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portentous-offerings: pg-chan: serialreblogger: jaubaius: A bird explaining to a hedgehog crossing so it doesn’t die. !!! ok but that’s legitimately what it’s doing!! That’s a corvid right there (looks like a hooded crow, to be precise), which means it’s intelligent enough to recognize, a) cars are dangerous and streets should be treated with a certain degree of caution, b) this car’s slowing down for them–cars do that sometimes–which means they’re not in imminent danger, so it doesn’t have to fly away just yet, c) that hedgehog’s still gonna get killed if it doesn’t MOVE, FAST (cars can change speed very quickly and the hedgehog’s still in the way), and almost certainly also d) if the bird does nothing it gets a free lunch. Y’all, Y’ALL. This bird is consciously deciding to put itself in danger in order to save the life of a very stupid creature. A creature which, if the bird did nothing, could be free food.  i can’t - look if you follow me you know I have a thing for corvids, but this is - like!!! People are always saying “ah yes they have sub-human intelligence and don’t consider anything that isn’t immediately necessary for their own survival/pleasure,” but! Whether or not it can do philosophy, this crow is clearly demonstrating compassion. Even if it’s just the kind of compassion a toddler shows to a snail, a social creature that instinctively recognizes the potential for emotion in other beings, that’s still huge and cool and important and corvids!!! are! neat!!!  Also, by the car stopping for them, that hedgehog has two other species actively working to help it stay alive for no gain of their own.  Reminds me of that professor who said the beginning of civilization was when someone took care of another. The broken thigh bone thing. “Helping someone else through difficulty is where civilization starts. We are at our best when we serve others.” - Margaret Mead : portentous-offerings: pg-chan: serialreblogger: jaubaius: A bird explaining to a hedgehog crossing so it doesn’t die. !!! ok but that’s legitimately what it’s doing!! That’s a corvid right there (looks like a hooded crow, to be precise), which means it’s intelligent enough to recognize, a) cars are dangerous and streets should be treated with a certain degree of caution, b) this car’s slowing down for them–cars do that sometimes–which means they’re not in imminent danger, so it doesn’t have to fly away just yet, c) that hedgehog’s still gonna get killed if it doesn’t MOVE, FAST (cars can change speed very quickly and the hedgehog’s still in the way), and almost certainly also d) if the bird does nothing it gets a free lunch. Y’all, Y’ALL. This bird is consciously deciding to put itself in danger in order to save the life of a very stupid creature. A creature which, if the bird did nothing, could be free food.  i can’t - look if you follow me you know I have a thing for corvids, but this is - like!!! People are always saying “ah yes they have sub-human intelligence and don’t consider anything that isn’t immediately necessary for their own survival/pleasure,” but! Whether or not it can do philosophy, this crow is clearly demonstrating compassion. Even if it’s just the kind of compassion a toddler shows to a snail, a social creature that instinctively recognizes the potential for emotion in other beings, that’s still huge and cool and important and corvids!!! are! neat!!!  Also, by the car stopping for them, that hedgehog has two other species actively working to help it stay alive for no gain of their own.  Reminds me of that professor who said the beginning of civilization was when someone took care of another. The broken thigh bone thing. “Helping someone else through difficulty is where civilization starts. We are at our best when we serve others.” - Margaret Mead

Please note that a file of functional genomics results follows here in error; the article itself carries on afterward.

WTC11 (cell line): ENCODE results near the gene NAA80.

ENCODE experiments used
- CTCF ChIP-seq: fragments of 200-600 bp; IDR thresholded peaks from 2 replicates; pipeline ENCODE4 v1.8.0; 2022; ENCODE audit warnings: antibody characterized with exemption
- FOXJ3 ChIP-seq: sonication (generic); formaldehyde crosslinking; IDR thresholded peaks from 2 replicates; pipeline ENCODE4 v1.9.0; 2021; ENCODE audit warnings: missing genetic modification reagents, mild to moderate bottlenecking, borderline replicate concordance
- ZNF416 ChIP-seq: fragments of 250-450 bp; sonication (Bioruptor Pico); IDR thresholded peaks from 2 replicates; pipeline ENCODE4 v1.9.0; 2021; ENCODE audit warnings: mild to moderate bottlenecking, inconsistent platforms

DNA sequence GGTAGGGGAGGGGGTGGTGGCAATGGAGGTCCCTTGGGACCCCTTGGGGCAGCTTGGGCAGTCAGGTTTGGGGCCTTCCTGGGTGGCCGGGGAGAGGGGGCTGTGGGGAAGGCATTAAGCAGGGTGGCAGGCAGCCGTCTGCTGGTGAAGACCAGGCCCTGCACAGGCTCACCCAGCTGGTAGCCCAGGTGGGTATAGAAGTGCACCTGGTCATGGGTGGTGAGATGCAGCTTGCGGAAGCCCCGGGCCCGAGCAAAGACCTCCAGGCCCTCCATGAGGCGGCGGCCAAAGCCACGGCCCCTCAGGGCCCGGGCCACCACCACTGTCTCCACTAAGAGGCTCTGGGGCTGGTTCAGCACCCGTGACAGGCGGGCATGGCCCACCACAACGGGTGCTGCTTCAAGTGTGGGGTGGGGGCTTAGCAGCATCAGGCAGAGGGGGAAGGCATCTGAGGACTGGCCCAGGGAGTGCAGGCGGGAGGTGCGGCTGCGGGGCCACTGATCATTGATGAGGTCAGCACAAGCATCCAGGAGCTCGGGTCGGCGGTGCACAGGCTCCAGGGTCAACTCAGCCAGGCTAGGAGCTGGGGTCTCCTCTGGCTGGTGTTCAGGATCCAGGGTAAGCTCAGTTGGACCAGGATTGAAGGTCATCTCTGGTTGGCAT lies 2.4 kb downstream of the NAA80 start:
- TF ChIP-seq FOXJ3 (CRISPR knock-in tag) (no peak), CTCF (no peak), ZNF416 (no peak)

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afloweroutofstone: iamicecreamsbitch: averyterrible: afloweroutofstone: afloweroutofstone: the-real-numbers: identicaltomyself: argumate: afloweroutofstone: Spent the last four hours or so starting on a new project: mapping the locations of famous horror movies set in America. It’s a work in progress, y’all’ see more when I’m done. this is like when the RAF tried to figure out where to armour their bombers by looking at the distribution of bullet holes; the empty area on the map is where nobody lived to tell the tale. It follows population density pretty closely except that the desert Southwest is over represented. Is that because it’s close to Hollywood? Cheap to shoot in? High density of chupacabras? That’s just where the spooky is. Everything else is just noise from large populations. Since @argumate​ brought this back, here’s what the map looks like today: I started adding any horror movie at all, not just well-known ones. Also, it’s global now! @cominyern​ Subgenre!  Red is killer/slasher/psychological Blue is monster/creature Yellow is ghost/spirit/demon Green is alien Black is zombies Purple is vampires It lets you look at some cool regional trends, like how ghosts are huge in New England while aliens and vampires have a cluster in the Southwest. that the original had a lot of black in Pittsburgh is unsurprising, given where a certain George Romero came from, but it now has an interesting relative density and variety. (i blame the Tom Savini practical effects school in Monessen, personally) I wish this was an interactive map I want to find and watch my “local” horror movies! Ask and you shall receive! Here’s a link to explore the map for your local horror movies! : afloweroutofstone: iamicecreamsbitch: averyterrible: afloweroutofstone: afloweroutofstone: the-real-numbers: identicaltomyself: argumate: afloweroutofstone: Spent the last four hours or so starting on a new project: mapping the locations of famous horror movies set in America. It’s a work in progress, y’all’ see more when I’m done. this is like when the RAF tried to figure out where to armour their bombers by looking at the distribution of bullet holes; the empty area on the map is where nobody lived to tell the tale. It follows population density pretty closely except that the desert Southwest is over represented. Is that because it’s close to Hollywood? Cheap to shoot in? High density of chupacabras? That’s just where the spooky is. Everything else is just noise from large populations. Since @argumate​ brought this back, here’s what the map looks like today: I started adding any horror movie at all, not just well-known ones. Also, it’s global now! @cominyern​ Subgenre!  Red is killer/slasher/psychological Blue is monster/creature Yellow is ghost/spirit/demon Green is alien Black is zombies Purple is vampires It lets you look at some cool regional trends, like how ghosts are huge in New England while aliens and vampires have a cluster in the Southwest. that the original had a lot of black in Pittsburgh is unsurprising, given where a certain George Romero came from, but it now has an interesting relative density and variety. (i blame the Tom Savini practical effects school in Monessen, personally) I wish this was an interactive map I want to find and watch my “local” horror movies! Ask and you shall receive! Here’s a link to explore the map for your local horror movies!